Background. Children with primary refractory or recurrent malignant lymphoma have usually poor prognosis. Less than 10% of those, who were treated with conventional-dose regimens had survived for 2 years. In an attempt to improve the outcome for these patients, we explored the role of consolidation high-dose chemotherapy with autografting.
Methods and Results. Forty-five patients with poor-prognosis lymphoma, of whom 27 were males, underwent megatherapy between January 1992 and December 1999. High-dose chemotherapy was indicated in patients with poor initial response to first-line chemotherapy (14 cases) or in the relapse (31 cases). The group consisted of 27 patients with Hodgkin’s disease and 18 patients with non-Hodgkin’s lymphoma. The median age was 14.7 years. The conditioning for Hodgkin’s disease patients contained cyclophosphamide, etoposide and busulfan or total body irradiation. Bone marrow was used as the source of haemopoietic stem cells in ten patients. Peripheral blood in twenty-eight, and both sources were used in seven patients. After the median follow-up of 47 months, the final survival was 61%. Eleven patients died of the disease progression, four of the infectious complications, one at a car accident. Median time to relapse after the transplantation was 7,5 months.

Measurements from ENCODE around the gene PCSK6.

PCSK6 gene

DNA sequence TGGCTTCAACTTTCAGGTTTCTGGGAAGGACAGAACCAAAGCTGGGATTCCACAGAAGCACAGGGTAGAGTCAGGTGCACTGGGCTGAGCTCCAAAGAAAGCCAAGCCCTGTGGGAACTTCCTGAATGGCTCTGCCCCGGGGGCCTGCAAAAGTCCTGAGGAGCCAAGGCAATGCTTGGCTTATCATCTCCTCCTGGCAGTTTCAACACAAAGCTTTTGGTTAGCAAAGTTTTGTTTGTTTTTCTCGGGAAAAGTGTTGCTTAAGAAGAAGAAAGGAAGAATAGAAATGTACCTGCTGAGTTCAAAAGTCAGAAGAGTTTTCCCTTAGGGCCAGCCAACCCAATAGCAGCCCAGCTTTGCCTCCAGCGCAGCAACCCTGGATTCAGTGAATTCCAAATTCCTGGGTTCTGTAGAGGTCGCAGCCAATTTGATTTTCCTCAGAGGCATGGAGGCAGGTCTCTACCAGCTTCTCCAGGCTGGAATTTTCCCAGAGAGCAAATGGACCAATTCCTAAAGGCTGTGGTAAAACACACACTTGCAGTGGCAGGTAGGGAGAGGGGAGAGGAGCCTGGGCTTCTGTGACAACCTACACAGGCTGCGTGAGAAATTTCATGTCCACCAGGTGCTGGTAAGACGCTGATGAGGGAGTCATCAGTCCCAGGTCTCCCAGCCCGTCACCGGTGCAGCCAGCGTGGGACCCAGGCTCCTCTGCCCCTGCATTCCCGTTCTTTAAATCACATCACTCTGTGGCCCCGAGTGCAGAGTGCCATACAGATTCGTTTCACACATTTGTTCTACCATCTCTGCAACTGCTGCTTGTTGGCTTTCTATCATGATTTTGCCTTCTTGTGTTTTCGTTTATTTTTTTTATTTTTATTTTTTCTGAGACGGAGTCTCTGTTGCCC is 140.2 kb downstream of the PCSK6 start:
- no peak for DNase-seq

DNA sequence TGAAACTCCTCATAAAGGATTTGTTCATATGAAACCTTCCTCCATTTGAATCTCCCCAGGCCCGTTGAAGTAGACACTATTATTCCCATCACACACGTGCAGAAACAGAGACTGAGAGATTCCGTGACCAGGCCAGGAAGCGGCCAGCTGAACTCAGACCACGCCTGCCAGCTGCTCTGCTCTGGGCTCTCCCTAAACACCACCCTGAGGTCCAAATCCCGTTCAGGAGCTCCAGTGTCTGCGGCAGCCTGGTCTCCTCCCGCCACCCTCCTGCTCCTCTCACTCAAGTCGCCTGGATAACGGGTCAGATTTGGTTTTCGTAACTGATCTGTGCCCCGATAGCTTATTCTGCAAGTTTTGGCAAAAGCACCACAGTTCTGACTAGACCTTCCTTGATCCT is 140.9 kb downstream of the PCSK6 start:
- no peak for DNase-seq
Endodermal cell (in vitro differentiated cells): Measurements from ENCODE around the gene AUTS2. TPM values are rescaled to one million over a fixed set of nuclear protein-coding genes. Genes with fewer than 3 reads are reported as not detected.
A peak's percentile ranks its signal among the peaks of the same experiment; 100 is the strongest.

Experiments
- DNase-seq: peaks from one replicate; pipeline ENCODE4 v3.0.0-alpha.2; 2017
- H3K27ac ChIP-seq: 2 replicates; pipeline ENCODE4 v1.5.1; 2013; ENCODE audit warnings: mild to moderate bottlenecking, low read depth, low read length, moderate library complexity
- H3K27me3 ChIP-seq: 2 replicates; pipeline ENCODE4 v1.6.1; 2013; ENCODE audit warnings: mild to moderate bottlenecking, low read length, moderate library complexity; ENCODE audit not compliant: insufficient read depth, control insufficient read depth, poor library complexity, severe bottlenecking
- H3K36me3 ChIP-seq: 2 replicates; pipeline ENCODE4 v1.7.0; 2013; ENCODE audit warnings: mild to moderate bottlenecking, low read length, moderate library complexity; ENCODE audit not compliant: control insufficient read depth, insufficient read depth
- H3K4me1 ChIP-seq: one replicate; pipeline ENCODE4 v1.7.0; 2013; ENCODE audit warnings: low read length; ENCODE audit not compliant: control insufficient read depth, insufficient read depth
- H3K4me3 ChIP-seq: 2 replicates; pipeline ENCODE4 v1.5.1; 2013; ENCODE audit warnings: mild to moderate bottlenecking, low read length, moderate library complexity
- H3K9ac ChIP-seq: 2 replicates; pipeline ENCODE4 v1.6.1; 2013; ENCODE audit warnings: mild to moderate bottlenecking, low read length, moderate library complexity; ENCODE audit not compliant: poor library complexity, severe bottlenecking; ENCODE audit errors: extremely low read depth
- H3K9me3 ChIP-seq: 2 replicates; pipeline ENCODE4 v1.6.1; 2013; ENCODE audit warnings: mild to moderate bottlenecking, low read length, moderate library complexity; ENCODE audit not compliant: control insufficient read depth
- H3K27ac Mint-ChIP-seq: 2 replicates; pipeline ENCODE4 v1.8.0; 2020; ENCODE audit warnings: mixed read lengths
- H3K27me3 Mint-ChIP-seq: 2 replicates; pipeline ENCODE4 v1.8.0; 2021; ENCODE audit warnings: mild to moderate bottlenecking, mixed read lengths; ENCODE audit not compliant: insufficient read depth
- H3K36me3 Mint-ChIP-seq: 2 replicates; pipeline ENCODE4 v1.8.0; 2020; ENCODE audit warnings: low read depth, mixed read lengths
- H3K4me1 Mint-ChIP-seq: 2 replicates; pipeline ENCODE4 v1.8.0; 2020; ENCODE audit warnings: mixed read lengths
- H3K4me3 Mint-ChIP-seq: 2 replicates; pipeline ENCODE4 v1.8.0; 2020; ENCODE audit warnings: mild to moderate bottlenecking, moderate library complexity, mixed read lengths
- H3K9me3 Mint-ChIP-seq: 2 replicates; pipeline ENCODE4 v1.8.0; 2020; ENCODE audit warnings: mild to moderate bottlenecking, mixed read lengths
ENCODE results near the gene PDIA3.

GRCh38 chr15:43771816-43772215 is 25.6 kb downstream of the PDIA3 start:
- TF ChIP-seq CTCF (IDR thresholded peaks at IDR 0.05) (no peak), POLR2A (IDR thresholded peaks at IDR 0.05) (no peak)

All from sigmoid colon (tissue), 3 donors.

Conclusion. Further improvement of these results will require earlier transplantation, improved preparative regiments or early posttransplant immunotherapy.
Hodgkin’s disease, non-Hodgkin’s lymphoma, high-dose chemotherapy.